So in that way, it can be really easy to get your “reading” time in if you have to drive, but you can also hide a chapbook in the bathroom, or have one on your phone through the Kindle app. They have a lot of poetry books for free in the store.

Most of them are the old books too, so you can learn some of the more famous names like Wordsworth, Shakespeare, Longfellow, and so forth.

 

Alternative Capitalization

This style of capitalization is new on the scene, but not as new as you might think! If you read Victorian era writing, you’ve actually seen this capitalization style. Remember when words like Death were capitalized because they were being used as a proper noun? That is an alternative capitalization strategy!

This style is more complex than sentence or line capitalization, but it is incredibly useful. Basically, line and sentence capitalization didn’t work for everyone, and after people stopped capitalizing metaphorical symbols, these people found they had to break out of the box, and do something different. They decided to take all the grammatical rules we know and memorized, and toss them out the window.

The main ones I’ll be talking about are going to be Breath Capitalization and Victorian Capitalization. These are used in spoken word and victorian era poetry. We can still see their uses today, however, as we combine and fiddle with things like emotional capitalization, which wraps up under Breath.

Breath Capitalization

This is when something is capitalized based on how you breathe and speak. For spoken poets, it’s their cheat sheet for when to raise their volume, breathe, speak softer, or change intonation. It goes hand in hand with an alternative punctuation style.

Instead, they use capitalization based on where they Want it to be to create EMPHASIS like we do while we TexT our friends late at night because “OH MY GOD I CANT BELIEVE HE JUST SAID THAT” is a lot easier to type than “Oh my god, I cannot believe he just said that!” on a phone. Both of them emphasize that whatever he just said, was crazy, but the first one matches breath capitalization+punctuation, and the other one matches sentence capitalization+punctuation.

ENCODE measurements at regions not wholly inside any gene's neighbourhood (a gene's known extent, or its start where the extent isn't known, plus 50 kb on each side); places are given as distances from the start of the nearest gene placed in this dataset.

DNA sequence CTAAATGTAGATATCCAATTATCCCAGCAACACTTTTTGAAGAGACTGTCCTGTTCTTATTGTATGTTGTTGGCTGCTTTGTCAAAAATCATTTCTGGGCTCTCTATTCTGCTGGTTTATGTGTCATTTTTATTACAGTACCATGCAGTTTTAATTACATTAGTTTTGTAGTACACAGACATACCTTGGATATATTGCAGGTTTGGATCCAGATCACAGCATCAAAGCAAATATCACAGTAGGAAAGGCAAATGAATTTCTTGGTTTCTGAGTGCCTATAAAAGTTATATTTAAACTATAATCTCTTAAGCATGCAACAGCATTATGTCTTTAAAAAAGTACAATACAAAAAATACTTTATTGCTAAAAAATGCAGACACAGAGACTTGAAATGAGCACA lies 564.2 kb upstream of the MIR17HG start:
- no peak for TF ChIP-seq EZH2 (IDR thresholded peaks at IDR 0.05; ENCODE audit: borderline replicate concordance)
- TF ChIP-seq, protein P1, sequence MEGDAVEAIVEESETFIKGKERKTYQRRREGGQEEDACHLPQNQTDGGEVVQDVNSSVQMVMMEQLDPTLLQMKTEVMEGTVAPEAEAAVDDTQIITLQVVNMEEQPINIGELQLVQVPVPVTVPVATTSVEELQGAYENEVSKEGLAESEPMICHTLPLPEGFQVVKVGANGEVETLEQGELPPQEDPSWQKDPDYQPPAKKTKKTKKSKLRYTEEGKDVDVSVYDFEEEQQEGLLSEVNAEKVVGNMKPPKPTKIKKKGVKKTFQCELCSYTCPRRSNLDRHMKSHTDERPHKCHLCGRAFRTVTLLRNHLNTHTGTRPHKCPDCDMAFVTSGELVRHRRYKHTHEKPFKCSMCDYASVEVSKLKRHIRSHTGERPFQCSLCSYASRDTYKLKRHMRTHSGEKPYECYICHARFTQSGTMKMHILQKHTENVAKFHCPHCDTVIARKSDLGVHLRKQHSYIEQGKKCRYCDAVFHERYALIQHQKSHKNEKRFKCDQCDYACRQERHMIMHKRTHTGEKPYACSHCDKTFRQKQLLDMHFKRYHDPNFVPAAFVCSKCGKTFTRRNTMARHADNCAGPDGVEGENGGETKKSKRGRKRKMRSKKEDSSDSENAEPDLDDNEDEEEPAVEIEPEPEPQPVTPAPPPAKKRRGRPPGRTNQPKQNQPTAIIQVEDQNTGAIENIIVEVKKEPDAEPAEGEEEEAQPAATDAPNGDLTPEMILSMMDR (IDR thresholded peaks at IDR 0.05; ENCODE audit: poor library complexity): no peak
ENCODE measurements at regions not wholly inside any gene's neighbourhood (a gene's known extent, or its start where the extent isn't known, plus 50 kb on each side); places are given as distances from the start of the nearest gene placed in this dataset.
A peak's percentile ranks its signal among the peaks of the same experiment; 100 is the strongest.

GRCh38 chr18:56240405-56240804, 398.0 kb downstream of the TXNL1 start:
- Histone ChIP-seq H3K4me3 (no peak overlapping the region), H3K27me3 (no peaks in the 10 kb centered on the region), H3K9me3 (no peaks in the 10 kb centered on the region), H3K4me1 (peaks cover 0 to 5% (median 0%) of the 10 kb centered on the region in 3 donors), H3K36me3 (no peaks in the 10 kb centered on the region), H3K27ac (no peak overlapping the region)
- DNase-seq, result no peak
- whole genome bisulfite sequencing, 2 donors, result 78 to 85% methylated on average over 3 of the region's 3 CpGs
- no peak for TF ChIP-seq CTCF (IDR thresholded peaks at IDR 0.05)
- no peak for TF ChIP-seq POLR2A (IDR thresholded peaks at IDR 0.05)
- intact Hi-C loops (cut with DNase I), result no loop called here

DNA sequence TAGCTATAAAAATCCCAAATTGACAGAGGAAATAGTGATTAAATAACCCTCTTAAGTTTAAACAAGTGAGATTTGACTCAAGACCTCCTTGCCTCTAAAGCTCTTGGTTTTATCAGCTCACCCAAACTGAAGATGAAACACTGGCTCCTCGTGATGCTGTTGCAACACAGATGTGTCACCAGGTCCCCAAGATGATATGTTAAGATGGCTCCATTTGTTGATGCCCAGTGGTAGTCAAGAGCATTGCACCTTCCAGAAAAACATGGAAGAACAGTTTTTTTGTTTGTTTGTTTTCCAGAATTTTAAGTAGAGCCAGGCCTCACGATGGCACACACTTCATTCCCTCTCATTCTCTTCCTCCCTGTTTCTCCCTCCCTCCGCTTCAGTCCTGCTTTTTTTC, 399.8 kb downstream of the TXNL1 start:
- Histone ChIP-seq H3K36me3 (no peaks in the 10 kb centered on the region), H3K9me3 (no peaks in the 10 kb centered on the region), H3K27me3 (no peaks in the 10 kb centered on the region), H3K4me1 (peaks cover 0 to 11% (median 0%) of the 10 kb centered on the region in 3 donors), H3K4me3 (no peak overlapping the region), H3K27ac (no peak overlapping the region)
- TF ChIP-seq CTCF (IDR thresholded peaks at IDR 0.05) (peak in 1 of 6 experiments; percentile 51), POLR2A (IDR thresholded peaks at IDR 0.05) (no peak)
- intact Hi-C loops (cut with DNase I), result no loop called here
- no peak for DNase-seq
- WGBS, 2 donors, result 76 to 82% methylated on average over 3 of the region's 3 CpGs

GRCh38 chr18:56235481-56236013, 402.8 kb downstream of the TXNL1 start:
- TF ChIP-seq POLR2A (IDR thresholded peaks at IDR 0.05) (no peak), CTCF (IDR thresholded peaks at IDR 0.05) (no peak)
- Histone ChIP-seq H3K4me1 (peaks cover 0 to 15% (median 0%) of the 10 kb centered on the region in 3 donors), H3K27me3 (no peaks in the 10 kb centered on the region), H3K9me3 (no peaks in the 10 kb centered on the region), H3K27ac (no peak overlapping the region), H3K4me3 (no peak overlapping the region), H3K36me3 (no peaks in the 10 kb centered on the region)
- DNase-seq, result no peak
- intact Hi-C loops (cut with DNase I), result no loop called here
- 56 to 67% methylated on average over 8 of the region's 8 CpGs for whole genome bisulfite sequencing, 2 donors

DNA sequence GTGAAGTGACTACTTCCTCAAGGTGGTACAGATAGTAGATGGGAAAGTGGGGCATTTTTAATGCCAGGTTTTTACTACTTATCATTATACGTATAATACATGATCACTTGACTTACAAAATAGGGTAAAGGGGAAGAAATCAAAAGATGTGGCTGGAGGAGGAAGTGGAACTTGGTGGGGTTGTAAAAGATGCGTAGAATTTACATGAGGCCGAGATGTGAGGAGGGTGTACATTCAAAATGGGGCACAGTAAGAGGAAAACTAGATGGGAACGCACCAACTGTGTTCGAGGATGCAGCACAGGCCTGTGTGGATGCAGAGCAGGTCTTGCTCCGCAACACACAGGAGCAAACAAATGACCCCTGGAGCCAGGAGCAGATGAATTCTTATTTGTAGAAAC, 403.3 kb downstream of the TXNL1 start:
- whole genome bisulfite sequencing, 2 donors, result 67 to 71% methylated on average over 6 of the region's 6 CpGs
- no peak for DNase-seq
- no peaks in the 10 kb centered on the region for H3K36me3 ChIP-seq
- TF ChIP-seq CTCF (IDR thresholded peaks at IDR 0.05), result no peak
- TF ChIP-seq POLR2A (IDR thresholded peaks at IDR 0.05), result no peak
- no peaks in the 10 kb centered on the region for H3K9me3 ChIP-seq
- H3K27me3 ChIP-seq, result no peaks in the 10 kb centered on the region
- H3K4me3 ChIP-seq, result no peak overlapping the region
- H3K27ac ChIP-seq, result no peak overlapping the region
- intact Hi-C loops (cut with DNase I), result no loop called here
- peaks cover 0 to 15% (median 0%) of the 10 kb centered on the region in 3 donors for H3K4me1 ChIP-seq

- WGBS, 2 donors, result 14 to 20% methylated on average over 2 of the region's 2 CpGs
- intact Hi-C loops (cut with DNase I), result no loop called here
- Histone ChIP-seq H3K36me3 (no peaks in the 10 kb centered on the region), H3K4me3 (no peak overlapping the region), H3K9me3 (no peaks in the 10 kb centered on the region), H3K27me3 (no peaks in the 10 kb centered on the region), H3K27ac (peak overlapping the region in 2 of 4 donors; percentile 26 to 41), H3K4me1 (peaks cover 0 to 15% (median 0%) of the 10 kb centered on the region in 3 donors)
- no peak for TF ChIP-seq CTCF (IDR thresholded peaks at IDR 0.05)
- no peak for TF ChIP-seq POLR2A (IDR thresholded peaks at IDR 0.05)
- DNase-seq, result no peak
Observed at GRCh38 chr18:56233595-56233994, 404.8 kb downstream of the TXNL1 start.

Victorian Capitalization

While this style isn’t nearly as used, it is very useful for explaining how Alternative can be such a fun way to write. Back when Emily Dickinson was crafting her Great American Paperweight, she chose to capitalize words that were important somehow, but not always obviously important. They were words that deserved emphasis, but also words that required further investigation.

Today poets use this idea when they want to change inflection and tone in a poem. It also can indicate things like worth!

Working Together

Breath and Victorian capitalization styles can work together beautifully because when you want something to look a certain way, you can capitalize it to fit the weight of a page, and throw all of those nasty grammar rules out the window to create your own.

The beauty of poetry here is that as long as we are consistant with ourselves, people will be able to follow along and understand what we’re saying. People are programmed to recognize patterns, and we can use that to our advantage by creating a pattern and then using it consistently, and poetry readers will forgive us for not using a pattern they’re familiar with. In fact, a lot of poetry readers will be thrilled to see something unique.

Sentence Capitalization

To continue from a month ago with my series on capitalization in poetry, sentence capitalization is next.